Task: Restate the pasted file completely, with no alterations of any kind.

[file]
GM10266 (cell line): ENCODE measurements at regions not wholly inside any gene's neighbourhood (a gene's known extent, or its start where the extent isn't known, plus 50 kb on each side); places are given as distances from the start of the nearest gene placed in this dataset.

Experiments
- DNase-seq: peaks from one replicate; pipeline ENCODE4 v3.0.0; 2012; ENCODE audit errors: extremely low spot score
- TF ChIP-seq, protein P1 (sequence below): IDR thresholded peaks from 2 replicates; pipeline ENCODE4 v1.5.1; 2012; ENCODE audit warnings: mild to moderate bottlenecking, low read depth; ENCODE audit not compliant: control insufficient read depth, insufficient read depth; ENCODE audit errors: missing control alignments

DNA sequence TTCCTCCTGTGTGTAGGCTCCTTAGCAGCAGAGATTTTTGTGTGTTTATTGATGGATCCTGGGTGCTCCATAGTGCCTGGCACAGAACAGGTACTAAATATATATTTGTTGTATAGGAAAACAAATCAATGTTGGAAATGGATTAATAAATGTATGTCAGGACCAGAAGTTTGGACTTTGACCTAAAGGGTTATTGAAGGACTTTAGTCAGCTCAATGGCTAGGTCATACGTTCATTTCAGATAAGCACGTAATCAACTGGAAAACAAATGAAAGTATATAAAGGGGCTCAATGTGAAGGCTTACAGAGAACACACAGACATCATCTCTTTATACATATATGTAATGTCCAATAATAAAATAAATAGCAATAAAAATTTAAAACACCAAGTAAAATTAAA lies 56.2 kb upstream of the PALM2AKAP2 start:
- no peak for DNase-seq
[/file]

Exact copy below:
GM10266 (cell line): ENCODE measurements at regions not wholly inside any gene's neighbourhood (a gene's known extent, or its start where the extent isn't known, plus 50 kb on each side); places are given as distances from the start of the nearest gene placed in this dataset.

Experiments
- DNase-seq: peaks from one replicate; pipeline ENCODE4 v3.0.0; 2012; ENCODE audit errors: extremely low spot score
- TF ChIP-seq, protein P1 (sequence below): IDR thresholded peaks from 2 replicates; pipeline ENCODE4 v1.5.1; 2012; ENCODE audit warnings: mild to moderate bottlenecking, low read depth; ENCODE audit not compliant: control insufficient read depth, insufficient read depth; ENCODE audit errors: missing control alignments

DNA sequence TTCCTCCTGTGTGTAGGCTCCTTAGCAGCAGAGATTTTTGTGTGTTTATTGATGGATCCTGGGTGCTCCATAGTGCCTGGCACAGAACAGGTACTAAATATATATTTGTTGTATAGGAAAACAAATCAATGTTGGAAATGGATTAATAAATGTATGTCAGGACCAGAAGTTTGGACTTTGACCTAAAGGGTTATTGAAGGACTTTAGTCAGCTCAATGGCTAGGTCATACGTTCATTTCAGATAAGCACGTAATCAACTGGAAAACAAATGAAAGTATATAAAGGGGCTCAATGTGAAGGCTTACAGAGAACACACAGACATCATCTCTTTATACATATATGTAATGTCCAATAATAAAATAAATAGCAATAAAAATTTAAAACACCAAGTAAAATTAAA lies 56.2 kb upstream of the PALM2AKAP2 start:
- no peak for DNase-seq